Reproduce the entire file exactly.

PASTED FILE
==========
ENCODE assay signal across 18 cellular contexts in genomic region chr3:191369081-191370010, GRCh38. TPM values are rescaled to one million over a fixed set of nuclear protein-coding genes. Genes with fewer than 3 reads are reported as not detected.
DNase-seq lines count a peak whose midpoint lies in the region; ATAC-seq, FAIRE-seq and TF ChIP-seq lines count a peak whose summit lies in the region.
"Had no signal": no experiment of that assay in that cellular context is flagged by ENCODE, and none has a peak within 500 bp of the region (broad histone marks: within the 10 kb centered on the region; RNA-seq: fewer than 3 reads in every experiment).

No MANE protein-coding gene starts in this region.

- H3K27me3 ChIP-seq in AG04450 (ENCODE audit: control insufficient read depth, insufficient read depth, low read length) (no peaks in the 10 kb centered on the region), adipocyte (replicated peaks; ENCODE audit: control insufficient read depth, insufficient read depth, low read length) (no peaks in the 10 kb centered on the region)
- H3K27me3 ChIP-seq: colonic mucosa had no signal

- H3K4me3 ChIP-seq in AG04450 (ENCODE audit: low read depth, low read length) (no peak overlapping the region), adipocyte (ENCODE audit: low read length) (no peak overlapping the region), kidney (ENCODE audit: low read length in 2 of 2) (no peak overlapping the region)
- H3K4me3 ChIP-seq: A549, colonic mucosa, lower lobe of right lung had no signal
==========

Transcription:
ENCODE assay signal across 18 cellular contexts in genomic region chr3:191369081-191370010, GRCh38. TPM values are rescaled to one million over a fixed set of nuclear protein-coding genes. Genes with fewer than 3 reads are reported as not detected.
DNase-seq lines count a peak whose midpoint lies in the region; ATAC-seq, FAIRE-seq and TF ChIP-seq lines count a peak whose summit lies in the region.
"Had no signal": no experiment of that assay in that cellular context is flagged by ENCODE, and none has a peak within 500 bp of the region (broad histone marks: within the 10 kb centered on the region; RNA-seq: fewer than 3 reads in every experiment).

No MANE protein-coding gene starts in this region.

- H3K27me3 ChIP-seq in AG04450 (ENCODE audit: control insufficient read depth, insufficient read depth, low read length) (no peaks in the 10 kb centered on the region), adipocyte (replicated peaks; ENCODE audit: control insufficient read depth, insufficient read depth, low read length) (no peaks in the 10 kb centered on the region)
- H3K27me3 ChIP-seq: colonic mucosa had no signal

- H3K4me3 ChIP-seq in AG04450 (ENCODE audit: low read depth, low read length) (no peak overlapping the region), adipocyte (ENCODE audit: low read length) (no peak overlapping the region), kidney (ENCODE audit: low read length in 2 of 2) (no peak overlapping the region)
- H3K4me3 ChIP-seq: A549, colonic mucosa, lower lobe of right lung had no signal